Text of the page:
Today one of the clients fell down across the street from the Mission in epileptic shock. It turns out she was suffering from withdrawl from not enough alcohol in her system. An ambulance took her to the hospital where she was promptly released. They have no hold system here, and won't treat self-inflicted status unless you have full payment. She returned a short time later to the mission and talked for a long time with the staff, but it's unclear how much of anything they said got through to her as she was still very drunk.
Later at the evening meal I found myself talking to a man who was also very drunk, and said he was being abused by the devil. He also thought of killing himself every day. This was immediatly interrupted by silence for the reading. When we continued, he didn't remember having told me that, didn't want prayer and believed Jesus was a myth. He then demanded more juice and left.
I had barely crossed the room before I was pulled into another conversation with a client I routinely avoid and who we think is bipolar. He clearly had not taken his conversation. His way is talk at you, but in such a way that it demands answers from you. He will string you along asking questions about whether or not agree that Christians should act in such a way or do such a thing. But all of it is a long about why of trying to manipulate you into agreeing with something that he wants to have happen. I finally extracted myself from this conversation to go somewhere else only to have him follow me and begin another conversation about how he didn't have any money or a job. I've already had this conversation with him before. I proceeded to tell him about thirty times in the next five minutes that he should spend all day every day looking for a job until he had one. The most preposterous moment of this was when at one point he said he didn't know what he was going to do tomorrow, other than eat. I of course told him he should look for a job. He didn't listen.
From here were going to go out to a pub to debrief on the day, and ran straight into a man who said the police had sent him there. He said he'd been robbed, had no money and wasn't dressed to sleep outside. He was clearly altered, probably from drinking. And however much of his extensive life history was true, half-remembered or even false, I don't know. But he was definitely scared. We walked him several blocks to a hostel where we were going to put him up, only to find them completely full. In the end we walked back, gave him a sleeping back and said to come back during the day to talk to the staff at the mission. I found myself surprised during this entire encounter at how cynical I had become, not really believing anything the man said at any time. And that concluded our night.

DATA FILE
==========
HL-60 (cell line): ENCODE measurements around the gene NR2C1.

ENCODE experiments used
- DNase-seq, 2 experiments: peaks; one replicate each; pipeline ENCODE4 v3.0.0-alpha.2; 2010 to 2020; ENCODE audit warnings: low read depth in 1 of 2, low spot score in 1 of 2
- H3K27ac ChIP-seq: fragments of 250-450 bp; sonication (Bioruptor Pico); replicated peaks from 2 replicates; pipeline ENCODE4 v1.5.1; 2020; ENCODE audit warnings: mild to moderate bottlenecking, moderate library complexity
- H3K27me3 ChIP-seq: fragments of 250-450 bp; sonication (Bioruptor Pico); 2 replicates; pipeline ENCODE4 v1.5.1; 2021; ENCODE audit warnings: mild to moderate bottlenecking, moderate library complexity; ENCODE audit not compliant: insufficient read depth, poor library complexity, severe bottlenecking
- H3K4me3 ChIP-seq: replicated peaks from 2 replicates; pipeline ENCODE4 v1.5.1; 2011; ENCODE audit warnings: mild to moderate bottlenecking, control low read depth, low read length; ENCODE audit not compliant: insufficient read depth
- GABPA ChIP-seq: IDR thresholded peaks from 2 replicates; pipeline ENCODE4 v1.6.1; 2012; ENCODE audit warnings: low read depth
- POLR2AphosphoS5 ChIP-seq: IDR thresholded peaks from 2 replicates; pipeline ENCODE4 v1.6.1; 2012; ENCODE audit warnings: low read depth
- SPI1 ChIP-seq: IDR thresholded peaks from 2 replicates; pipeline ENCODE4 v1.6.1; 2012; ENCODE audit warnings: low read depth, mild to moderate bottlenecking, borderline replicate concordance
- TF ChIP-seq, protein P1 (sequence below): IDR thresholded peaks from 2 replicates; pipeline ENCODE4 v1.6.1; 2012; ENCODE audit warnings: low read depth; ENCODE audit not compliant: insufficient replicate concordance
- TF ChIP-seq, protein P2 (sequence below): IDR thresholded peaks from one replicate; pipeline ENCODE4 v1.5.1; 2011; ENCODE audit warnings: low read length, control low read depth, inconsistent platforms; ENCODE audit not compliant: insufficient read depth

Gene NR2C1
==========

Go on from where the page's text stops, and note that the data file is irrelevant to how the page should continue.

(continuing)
There is a very delicate balance between doing the job of the mission and not losing the heart of it, and the compassion of God. It's very easy to get worn out, and burnt out, to start to not care. To find yourself being used and abused and uncertain if you are really making a difference. But the key with this is to press on. And that seems to be the single focus on this trip for me. Sometimes we cannot see the end, and have to continue on in blindness, doing only what we know his word says. Our feelings are as dangerous to our cause as anything, but our lack of feelings can be even worse. But we have to strive and persevere, doing everything we can to stand; and in the end to stand.
"But we also rejoice in our sufferings because we know that suffering produces perseverance; perseverance, character; and character, hope. And hope does not disappoint us, because God has poured out his love into our hearts by the Holy Spirit, whom He has given us." Romans 5:3-5
Yours in Christ,